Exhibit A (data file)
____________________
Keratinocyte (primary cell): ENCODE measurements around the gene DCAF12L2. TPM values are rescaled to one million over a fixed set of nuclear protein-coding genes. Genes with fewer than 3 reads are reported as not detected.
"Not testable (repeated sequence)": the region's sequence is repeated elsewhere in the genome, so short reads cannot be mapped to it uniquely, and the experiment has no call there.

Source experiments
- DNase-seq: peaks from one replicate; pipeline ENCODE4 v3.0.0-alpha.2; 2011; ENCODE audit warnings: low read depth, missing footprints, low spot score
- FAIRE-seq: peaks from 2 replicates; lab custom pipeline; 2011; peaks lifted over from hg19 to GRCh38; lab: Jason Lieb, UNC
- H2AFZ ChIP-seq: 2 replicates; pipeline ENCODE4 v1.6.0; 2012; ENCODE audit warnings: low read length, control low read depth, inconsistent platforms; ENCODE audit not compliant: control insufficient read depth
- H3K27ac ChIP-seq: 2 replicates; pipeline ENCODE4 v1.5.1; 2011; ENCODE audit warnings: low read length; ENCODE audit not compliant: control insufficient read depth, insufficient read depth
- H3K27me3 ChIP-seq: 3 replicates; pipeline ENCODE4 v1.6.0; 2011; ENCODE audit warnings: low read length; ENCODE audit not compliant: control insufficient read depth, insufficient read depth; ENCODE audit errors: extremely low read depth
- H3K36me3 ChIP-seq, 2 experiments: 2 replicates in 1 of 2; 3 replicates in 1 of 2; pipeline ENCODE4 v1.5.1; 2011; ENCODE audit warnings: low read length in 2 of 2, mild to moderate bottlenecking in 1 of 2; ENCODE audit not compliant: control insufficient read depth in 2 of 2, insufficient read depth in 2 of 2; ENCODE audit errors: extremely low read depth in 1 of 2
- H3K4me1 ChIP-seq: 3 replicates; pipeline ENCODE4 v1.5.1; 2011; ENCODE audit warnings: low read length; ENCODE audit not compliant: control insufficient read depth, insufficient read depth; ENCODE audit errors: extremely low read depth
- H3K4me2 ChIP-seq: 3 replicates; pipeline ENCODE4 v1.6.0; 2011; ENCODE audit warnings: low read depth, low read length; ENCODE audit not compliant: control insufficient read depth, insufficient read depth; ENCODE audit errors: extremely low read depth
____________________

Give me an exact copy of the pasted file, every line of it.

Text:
Keratinocyte (primary cell): ENCODE measurements around the gene DCAF12L2. TPM values are rescaled to one million over a fixed set of nuclear protein-coding genes. Genes with fewer than 3 reads are reported as not detected.
"Not testable (repeated sequence)": the region's sequence is repeated elsewhere in the genome, so short reads cannot be mapped to it uniquely, and the experiment has no call there.

Source experiments
- DNase-seq: peaks from one replicate; pipeline ENCODE4 v3.0.0-alpha.2; 2011; ENCODE audit warnings: low read depth, missing footprints, low spot score
- FAIRE-seq: peaks from 2 replicates; lab custom pipeline; 2011; peaks lifted over from hg19 to GRCh38; lab: Jason Lieb, UNC
- H2AFZ ChIP-seq: 2 replicates; pipeline ENCODE4 v1.6.0; 2012; ENCODE audit warnings: low read length, control low read depth, inconsistent platforms; ENCODE audit not compliant: control insufficient read depth
- H3K27ac ChIP-seq: 2 replicates; pipeline ENCODE4 v1.5.1; 2011; ENCODE audit warnings: low read length; ENCODE audit not compliant: control insufficient read depth, insufficient read depth
- H3K27me3 ChIP-seq: 3 replicates; pipeline ENCODE4 v1.6.0; 2011; ENCODE audit warnings: low read length; ENCODE audit not compliant: control insufficient read depth, insufficient read depth; ENCODE audit errors: extremely low read depth
- H3K36me3 ChIP-seq, 2 experiments: 2 replicates in 1 of 2; 3 replicates in 1 of 2; pipeline ENCODE4 v1.5.1; 2011; ENCODE audit warnings: low read length in 2 of 2, mild to moderate bottlenecking in 1 of 2; ENCODE audit not compliant: control insufficient read depth in 2 of 2, insufficient read depth in 2 of 2; ENCODE audit errors: extremely low read depth in 1 of 2
- H3K4me1 ChIP-seq: 3 replicates; pipeline ENCODE4 v1.5.1; 2011; ENCODE audit warnings: low read length; ENCODE audit not compliant: control insufficient read depth, insufficient read depth; ENCODE audit errors: extremely low read depth
- H3K4me2 ChIP-seq: 3 replicates; pipeline ENCODE4 v1.6.0; 2011; ENCODE audit warnings: low read depth, low read length; ENCODE audit not compliant: control insufficient read depth, insufficient read depth; ENCODE audit errors: extremely low read depth